6. Failure to express doubts or differing opinions
7. Assumption that what most of the group believes is what all of the group believes
8. Members who "protect" the leader from conflicting information or dissenters

I´ll try to keep up with the thread.

Trevor

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`Hey don´t the wars come easy and don´t the peace come hard`- Buffy Sainte-Marie Some swim with the stream. Some swim against the stream. Me - I´m stuck somewhere in the woods and can´t even find the stupid stream.
john hayward
Allenstown
NH USA
Posts: 816
The Battle of the Marne
Posted on: 12/9/2019 10:07:35 PM

Just how confident were Moltke and the general staff that von Schlieffen "Plan" was actually work? By 1914 it seemed that the overall feeling was "we better fight now instead of later but it may be too late." The talk was defeat France but then what? No plans on table to take care of Russia later. They must have realized that A-H was a paper tiger. Also there was no fresh ideas at the top. They also seemed to think the enemy would react in a certain way. When it didn't, there was confusing, again at the top.
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"When fascism comes to America it will be wrapped in the flag and carrying a cross."
Jim Cameron
Ossining
NY USA
Posts: 914
The Battle of the Marne
Posted on: 12/13/2019 1:15:53 PM

I don't think that Kluck was that close, or that he missed a final opportunity to capture Paris.
The German invasion plans had been marginal to begin with, both in terms of manpower, and, perhaps even more important, logistics. Kluck's First Army had to cover enormous distances, in hot weather, and was reaching the limits on both human and animal endurance. Yes, it was still dangerous and could fight effectively, but by the beginning of September it was a wasting asset. The Germans couldn't sustain it so far from their railheads, with played out horse transport and only limited motor transport.
Equally important, the German First and Second armies were, for all practical purposes, each fighting their own separate wars. The overriding, and effective, coordination that Joffre provided for the French was absent, and couldn't really be duplicated by "empowered colonels" from the General Staff riding from headquarters to headquarters.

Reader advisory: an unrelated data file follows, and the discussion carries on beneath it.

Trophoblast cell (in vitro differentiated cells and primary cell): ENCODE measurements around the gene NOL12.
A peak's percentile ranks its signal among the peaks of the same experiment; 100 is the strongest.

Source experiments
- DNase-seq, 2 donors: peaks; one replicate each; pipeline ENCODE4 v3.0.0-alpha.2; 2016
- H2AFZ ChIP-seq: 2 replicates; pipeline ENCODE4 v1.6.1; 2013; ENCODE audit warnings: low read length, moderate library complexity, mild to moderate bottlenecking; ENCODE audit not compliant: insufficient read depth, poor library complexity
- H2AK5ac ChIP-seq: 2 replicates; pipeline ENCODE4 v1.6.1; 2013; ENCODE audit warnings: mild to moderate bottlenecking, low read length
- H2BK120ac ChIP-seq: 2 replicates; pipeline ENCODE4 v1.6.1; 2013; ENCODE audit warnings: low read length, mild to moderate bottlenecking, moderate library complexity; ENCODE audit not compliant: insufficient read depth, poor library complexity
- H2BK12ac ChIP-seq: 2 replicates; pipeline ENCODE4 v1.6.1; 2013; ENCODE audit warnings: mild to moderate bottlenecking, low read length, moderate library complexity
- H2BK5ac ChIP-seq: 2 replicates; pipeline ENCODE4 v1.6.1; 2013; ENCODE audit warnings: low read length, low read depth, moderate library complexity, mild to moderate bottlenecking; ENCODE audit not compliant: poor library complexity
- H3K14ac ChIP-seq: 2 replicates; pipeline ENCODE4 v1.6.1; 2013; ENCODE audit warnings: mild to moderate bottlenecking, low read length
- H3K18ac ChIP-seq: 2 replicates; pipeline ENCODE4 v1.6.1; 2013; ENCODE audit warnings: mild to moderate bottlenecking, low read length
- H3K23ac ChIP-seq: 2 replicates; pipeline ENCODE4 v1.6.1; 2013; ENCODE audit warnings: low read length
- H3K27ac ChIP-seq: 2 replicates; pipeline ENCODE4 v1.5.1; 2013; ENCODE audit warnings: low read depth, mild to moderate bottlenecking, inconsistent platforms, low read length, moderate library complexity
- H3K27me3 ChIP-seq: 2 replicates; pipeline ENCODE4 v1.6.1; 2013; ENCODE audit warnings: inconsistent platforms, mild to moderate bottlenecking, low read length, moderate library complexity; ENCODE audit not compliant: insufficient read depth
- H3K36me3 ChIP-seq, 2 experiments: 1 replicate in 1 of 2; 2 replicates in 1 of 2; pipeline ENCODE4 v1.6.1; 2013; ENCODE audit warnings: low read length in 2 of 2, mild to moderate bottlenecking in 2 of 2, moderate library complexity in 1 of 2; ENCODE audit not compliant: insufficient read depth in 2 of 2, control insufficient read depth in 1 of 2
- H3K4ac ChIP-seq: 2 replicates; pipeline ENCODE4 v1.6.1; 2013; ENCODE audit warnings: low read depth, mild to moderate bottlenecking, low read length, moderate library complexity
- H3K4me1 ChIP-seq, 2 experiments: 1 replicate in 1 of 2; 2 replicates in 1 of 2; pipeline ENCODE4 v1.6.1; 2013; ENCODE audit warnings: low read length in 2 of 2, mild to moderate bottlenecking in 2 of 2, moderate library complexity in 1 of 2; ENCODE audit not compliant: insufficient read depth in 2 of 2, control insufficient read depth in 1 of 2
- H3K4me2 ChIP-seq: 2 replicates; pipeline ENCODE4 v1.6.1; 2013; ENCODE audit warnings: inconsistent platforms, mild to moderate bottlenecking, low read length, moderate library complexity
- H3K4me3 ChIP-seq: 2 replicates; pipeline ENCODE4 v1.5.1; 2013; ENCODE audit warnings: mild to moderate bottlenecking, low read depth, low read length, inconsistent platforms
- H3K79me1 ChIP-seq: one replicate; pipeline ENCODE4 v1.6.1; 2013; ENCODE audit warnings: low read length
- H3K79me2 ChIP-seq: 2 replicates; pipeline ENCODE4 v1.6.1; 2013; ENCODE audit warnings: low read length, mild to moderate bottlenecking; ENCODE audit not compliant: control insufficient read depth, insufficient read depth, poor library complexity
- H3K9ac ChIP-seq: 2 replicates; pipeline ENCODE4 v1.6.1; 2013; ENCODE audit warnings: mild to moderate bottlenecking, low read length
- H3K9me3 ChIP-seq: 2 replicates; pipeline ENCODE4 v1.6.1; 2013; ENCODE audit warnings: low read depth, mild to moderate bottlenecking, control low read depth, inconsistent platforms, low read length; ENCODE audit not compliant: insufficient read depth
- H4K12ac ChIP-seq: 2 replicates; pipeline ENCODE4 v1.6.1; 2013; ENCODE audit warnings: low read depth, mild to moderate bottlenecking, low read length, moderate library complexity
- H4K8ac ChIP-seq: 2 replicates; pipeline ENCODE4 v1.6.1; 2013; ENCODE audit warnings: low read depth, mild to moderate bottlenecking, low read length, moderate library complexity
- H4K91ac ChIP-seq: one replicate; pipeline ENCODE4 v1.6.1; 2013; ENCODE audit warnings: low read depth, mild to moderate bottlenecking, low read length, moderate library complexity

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Jim Cameron Every time I go to Gettysburg, I learn two things. Something new, and, how much I still don't know.
john hayward
Allenstown
NH USA
Posts: 816
The Battle of the Marne
Posted on: 12/14/2019 2:17:32 PM

The 1st and 2nd Army advanced faster than the German wire crews could strand the wire needed. Wireless radio contact was spotty leading to delays in information sent and orders from German HQ. Hence the "empowered colonels" ride from HQ.
The Corps Kluck used to smash the French 6th Army had seen less fighting than any unit in the 1st Army. It had been loaned to 2nd Army when Bulow felt threatened by action on his front. It was not used and returned to Kluck. It was the freshest unit in the 1st Army and Kluck felt confident in it being to continue the the advance.
Kluck was a highly aggressive general while Bulow was of a different sort. Placing Kluck under Bulow canceled Kluck's drive. Bulow saw doubts and confusion. Kluck saw opportunity
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"When fascism comes to America it will be wrapped in the flag and carrying a cross."